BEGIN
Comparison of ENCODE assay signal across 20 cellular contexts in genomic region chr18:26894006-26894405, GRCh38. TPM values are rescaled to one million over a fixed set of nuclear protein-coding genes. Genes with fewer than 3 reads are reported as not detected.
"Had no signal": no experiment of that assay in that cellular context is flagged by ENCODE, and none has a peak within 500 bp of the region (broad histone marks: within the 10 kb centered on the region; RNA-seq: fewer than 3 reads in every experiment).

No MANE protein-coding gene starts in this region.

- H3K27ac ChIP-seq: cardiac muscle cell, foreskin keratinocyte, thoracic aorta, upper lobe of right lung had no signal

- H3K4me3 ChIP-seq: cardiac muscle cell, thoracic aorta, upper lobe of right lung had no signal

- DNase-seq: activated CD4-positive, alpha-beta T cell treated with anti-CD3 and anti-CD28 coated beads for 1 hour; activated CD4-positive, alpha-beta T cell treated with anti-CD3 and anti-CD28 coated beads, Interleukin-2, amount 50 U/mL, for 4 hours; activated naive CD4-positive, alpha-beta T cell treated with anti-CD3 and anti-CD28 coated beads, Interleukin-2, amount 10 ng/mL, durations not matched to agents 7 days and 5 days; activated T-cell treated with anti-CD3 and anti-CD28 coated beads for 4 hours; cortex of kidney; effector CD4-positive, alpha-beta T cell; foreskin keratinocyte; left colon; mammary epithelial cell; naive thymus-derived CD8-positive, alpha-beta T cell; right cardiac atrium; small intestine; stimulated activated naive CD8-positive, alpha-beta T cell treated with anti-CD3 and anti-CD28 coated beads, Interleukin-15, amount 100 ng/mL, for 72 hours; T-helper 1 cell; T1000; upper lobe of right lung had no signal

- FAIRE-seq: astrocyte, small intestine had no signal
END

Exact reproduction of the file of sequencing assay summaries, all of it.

Comparison of ENCODE assay signal across 20 cellular contexts in genomic region chr18:26894006-26894405, GRCh38. TPM values are rescaled to one million over a fixed set of nuclear protein-coding genes. Genes with fewer than 3 reads are reported as not detected.
"Had no signal": no experiment of that assay in that cellular context is flagged by ENCODE, and none has a peak within 500 bp of the region (broad histone marks: within the 10 kb centered on the region; RNA-seq: fewer than 3 reads in every experiment).

No MANE protein-coding gene starts in this region.

- H3K27ac ChIP-seq: cardiac muscle cell, foreskin keratinocyte, thoracic aorta, upper lobe of right lung had no signal

- H3K4me3 ChIP-seq: cardiac muscle cell, thoracic aorta, upper lobe of right lung had no signal

- DNase-seq: activated CD4-positive, alpha-beta T cell treated with anti-CD3 and anti-CD28 coated beads for 1 hour; activated CD4-positive, alpha-beta T cell treated with anti-CD3 and anti-CD28 coated beads, Interleukin-2, amount 50 U/mL, for 4 hours; activated naive CD4-positive, alpha-beta T cell treated with anti-CD3 and anti-CD28 coated beads, Interleukin-2, amount 10 ng/mL, durations not matched to agents 7 days and 5 days; activated T-cell treated with anti-CD3 and anti-CD28 coated beads for 4 hours; cortex of kidney; effector CD4-positive, alpha-beta T cell; foreskin keratinocyte; left colon; mammary epithelial cell; naive thymus-derived CD8-positive, alpha-beta T cell; right cardiac atrium; small intestine; stimulated activated naive CD8-positive, alpha-beta T cell treated with anti-CD3 and anti-CD28 coated beads, Interleukin-15, amount 100 ng/mL, for 72 hours; T-helper 1 cell; T1000; upper lobe of right lung had no signal

- FAIRE-seq: astrocyte, small intestine had no signal